Well, you really do win.

Anyway…I’m just writing to tell you how much I…I loathe you.

Despise you.

You are being utterly ridiculous with this premium increase.

You, Dear Medical Insurance Company, are a low-down, dirty, rotten steak stealer.

And I’m just writing to let you know.

Rant off.


Mme. Halushki

Have a Happy New Year.

You scoundrels.


Anonymous said...

Sounds familiar. Being self-employed (as owner of a small business) puts you in the same situation. With the outrageous premiums to cover my family along with the ridiculous co-payment policies, we opted to go the "pay-as-you-go" route rather than the bankruptcy-by-premium route. Granted, we're done having babies and we've been very fortunate health-wise, only having to deal with allergies and asthma.

Stories like yours and mine demonstrate why we need Universal Health Care. And as more and more people find themselves in the same situation as more and more business cannot afford to pay health insurance premiums on their employees, Universal Health Care is appearing to be more and more likely in the foreseeable future.

Of course, that doesn't help you (or our family) in the here and now. What a wonderful healthcare system we have here in the richest country in the world, huh?

Anonymous said...

wow... this sucks a lot. so sorry to hear about all of it. i'm just getting caught up on the b-logs b/c i have been so incognito myself after the holidays, and baby boy who would eat all day long if i would be cool enough to let him.

sucks. really sucks. any help from a local representative? probably not, but might be worth asking.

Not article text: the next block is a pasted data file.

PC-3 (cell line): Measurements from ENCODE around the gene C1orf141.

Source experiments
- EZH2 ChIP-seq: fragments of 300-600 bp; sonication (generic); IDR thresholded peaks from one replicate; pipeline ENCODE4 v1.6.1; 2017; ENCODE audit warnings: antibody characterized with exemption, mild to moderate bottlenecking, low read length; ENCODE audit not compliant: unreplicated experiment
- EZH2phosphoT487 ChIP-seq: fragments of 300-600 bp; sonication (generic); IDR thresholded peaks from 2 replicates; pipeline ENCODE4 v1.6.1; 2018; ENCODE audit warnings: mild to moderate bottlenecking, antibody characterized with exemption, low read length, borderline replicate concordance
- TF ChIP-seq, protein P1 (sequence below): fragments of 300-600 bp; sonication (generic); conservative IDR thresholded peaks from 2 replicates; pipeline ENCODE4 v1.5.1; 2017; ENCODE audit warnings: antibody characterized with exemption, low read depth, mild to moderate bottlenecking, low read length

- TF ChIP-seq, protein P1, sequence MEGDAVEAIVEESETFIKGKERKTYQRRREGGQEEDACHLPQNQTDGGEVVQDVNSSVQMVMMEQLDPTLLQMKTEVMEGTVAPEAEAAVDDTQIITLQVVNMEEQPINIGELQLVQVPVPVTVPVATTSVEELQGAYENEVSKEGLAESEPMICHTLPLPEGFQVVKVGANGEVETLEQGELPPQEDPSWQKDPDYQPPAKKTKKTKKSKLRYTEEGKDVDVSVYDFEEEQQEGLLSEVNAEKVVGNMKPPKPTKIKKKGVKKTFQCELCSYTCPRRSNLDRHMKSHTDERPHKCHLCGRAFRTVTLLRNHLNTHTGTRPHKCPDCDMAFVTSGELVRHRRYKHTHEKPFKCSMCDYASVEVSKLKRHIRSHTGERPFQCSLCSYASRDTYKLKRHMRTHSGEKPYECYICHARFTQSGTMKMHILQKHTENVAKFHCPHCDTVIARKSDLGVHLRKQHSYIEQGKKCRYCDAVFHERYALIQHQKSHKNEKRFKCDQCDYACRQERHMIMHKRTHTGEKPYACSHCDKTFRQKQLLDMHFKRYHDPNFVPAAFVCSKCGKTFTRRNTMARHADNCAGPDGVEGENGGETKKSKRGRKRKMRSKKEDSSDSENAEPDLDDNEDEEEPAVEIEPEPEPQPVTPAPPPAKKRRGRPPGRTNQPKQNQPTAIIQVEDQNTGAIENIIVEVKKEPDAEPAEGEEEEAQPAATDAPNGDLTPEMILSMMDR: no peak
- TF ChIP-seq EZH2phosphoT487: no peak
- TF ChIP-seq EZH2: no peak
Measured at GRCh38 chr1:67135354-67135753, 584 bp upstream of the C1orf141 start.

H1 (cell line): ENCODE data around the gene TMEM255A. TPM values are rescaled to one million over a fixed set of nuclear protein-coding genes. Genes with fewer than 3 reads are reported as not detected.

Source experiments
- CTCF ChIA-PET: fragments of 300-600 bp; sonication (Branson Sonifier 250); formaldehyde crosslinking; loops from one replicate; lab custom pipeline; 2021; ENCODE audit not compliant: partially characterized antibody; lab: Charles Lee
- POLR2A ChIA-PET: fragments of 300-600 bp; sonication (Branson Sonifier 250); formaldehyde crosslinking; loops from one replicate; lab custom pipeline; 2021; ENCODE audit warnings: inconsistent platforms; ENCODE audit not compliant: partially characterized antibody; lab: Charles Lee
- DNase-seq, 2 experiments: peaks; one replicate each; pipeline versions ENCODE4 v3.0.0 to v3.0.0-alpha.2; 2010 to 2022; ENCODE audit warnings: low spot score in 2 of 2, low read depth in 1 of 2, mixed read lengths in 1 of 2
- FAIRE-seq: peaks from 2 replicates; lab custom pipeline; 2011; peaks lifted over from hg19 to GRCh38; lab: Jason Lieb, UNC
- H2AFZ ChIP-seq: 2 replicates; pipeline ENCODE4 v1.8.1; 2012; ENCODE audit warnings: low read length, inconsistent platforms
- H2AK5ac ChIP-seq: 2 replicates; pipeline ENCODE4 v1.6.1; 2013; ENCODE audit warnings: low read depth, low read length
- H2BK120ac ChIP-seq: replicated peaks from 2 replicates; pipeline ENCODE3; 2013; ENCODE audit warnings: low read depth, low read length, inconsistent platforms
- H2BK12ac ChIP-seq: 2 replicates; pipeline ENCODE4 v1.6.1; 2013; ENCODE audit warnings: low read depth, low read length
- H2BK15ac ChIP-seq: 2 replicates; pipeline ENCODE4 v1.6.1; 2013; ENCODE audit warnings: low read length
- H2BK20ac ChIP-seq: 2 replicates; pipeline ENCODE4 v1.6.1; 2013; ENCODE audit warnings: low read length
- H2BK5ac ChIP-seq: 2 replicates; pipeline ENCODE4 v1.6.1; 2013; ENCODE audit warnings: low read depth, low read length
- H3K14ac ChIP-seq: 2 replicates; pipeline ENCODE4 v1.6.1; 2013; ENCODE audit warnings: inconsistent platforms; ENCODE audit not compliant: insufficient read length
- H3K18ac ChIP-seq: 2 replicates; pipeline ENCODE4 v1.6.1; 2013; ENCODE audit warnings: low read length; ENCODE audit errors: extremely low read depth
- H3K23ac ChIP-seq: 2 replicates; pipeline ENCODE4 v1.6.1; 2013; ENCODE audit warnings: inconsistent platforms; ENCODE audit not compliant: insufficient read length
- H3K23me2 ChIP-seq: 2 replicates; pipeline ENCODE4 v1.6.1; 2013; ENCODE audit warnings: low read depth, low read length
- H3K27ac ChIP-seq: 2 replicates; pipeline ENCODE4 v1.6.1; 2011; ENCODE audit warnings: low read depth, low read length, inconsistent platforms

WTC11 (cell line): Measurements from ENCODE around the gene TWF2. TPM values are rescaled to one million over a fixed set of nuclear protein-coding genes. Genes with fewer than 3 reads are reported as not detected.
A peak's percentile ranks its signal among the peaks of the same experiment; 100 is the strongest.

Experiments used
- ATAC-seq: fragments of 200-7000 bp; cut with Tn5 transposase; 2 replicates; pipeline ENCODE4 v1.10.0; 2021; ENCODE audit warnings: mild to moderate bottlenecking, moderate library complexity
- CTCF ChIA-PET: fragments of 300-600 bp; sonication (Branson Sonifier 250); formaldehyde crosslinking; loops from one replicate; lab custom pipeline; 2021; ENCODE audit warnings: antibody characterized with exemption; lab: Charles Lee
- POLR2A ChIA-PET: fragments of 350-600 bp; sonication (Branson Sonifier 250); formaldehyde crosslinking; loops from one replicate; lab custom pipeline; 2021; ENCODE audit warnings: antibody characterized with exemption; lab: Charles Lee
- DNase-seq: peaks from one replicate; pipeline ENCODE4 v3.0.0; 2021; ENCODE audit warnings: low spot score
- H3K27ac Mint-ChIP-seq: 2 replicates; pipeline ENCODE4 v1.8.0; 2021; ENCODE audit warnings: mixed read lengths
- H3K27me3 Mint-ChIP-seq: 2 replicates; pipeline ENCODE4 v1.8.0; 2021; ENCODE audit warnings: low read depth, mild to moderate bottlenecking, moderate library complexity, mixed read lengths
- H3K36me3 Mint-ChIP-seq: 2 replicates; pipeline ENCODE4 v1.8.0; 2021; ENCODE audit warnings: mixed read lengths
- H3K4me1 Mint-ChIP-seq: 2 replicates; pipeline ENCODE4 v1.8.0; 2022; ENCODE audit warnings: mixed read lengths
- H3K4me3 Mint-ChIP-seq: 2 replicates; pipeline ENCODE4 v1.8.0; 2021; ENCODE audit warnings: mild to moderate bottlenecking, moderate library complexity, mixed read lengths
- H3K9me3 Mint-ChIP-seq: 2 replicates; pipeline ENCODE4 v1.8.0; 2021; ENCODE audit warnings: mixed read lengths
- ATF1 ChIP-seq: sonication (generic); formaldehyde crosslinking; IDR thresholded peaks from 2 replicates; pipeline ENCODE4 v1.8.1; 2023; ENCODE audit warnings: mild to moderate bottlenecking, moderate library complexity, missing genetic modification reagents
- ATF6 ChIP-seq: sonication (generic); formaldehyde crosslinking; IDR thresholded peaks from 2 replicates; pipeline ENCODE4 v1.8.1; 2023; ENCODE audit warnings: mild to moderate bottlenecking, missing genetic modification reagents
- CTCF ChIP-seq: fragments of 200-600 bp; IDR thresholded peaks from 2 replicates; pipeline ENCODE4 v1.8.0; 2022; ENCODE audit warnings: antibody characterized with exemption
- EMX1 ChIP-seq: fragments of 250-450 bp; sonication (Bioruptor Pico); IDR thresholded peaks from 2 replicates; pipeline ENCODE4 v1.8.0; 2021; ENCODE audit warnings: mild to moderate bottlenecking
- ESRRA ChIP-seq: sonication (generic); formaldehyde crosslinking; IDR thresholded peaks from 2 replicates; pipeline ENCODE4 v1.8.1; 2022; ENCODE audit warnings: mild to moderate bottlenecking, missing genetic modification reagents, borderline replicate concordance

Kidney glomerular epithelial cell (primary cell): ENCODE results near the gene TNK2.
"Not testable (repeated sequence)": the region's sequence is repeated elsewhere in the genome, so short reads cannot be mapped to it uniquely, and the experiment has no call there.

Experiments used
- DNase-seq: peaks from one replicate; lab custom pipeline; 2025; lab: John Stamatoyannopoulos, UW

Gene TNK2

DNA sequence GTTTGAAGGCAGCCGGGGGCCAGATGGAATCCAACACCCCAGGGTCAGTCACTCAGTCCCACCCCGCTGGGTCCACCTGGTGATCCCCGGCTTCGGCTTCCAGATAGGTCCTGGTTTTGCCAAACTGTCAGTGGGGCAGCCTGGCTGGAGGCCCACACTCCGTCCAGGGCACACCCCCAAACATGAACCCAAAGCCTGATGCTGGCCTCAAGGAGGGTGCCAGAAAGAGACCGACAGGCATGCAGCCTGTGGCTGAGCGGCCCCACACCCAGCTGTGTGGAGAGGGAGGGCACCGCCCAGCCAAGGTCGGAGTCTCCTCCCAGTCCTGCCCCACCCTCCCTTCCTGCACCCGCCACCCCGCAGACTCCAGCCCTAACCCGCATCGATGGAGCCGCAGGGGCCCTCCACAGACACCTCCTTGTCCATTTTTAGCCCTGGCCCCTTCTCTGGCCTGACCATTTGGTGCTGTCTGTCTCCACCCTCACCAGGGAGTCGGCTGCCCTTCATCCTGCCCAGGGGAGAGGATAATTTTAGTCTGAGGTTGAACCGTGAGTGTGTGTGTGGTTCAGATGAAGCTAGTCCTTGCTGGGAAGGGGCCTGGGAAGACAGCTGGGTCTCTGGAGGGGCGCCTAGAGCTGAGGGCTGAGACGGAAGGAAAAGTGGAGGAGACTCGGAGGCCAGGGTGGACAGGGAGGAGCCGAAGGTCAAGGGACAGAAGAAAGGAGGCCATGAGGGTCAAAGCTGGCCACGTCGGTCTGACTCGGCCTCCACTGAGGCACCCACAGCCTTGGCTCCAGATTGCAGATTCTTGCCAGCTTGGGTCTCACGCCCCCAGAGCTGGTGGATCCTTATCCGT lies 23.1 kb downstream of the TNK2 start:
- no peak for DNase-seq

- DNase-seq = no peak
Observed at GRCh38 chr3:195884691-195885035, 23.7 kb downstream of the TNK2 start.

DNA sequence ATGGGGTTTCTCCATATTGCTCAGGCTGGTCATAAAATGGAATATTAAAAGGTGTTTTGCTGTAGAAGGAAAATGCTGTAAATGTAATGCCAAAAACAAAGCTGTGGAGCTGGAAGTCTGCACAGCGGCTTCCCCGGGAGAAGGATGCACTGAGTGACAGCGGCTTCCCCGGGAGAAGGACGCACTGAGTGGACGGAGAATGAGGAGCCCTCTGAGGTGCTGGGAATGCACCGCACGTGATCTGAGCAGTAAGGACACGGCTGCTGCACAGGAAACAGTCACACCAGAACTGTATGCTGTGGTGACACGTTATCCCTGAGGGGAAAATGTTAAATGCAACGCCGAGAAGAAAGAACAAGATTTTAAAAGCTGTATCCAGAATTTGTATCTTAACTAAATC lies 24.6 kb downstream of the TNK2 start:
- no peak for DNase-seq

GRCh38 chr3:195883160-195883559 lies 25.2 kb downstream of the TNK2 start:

but all in all, I am just reallly glad everything is OK with the baby. you scared me there. plus you really scared me with the pregnancy thing b/c I thought you were speaking present tense and you were pregnant again!

toyfoto said...

I hate your insurance company, too. Oy. This is why we need universal coverage.

And I wish I could send you a steak.

josetteplank.com said...

oh no no no no no no no...present tense for dramatic purpose only, lol. I have problems with my tenses, which is why I do need a good editor.

I won't say "never again" because last time I said that...well...

I do love my Little Blessed Event and every time I look at him, I'm glad I jinxed myself with "never again".

But, really...the baby factory has closed for business. :-)

I did just change the wording in that section, just so I won't give my MIL a heart attack.

Chicky Chicky Baby said...

That suuucks. Here's another holla for universal health care.

anne said...

Ohhhh sis. That sucks very big.

I (and I have absolutely no problem throwing the word around on this topic) HATE HATE HATE insurance companies. All of them. Health, car and, my personal favorite, you-pay-us-money-several-times-a-year-because-you-can't-get-a-mortgage-without-us-but-just-don't-ever-try-to-make-a-claim-because-we-will-not-only-not-pay-you-but-we-will-make-you-uninsurable-on-homes-for-pretty-much-the-rest-of-your-life companies.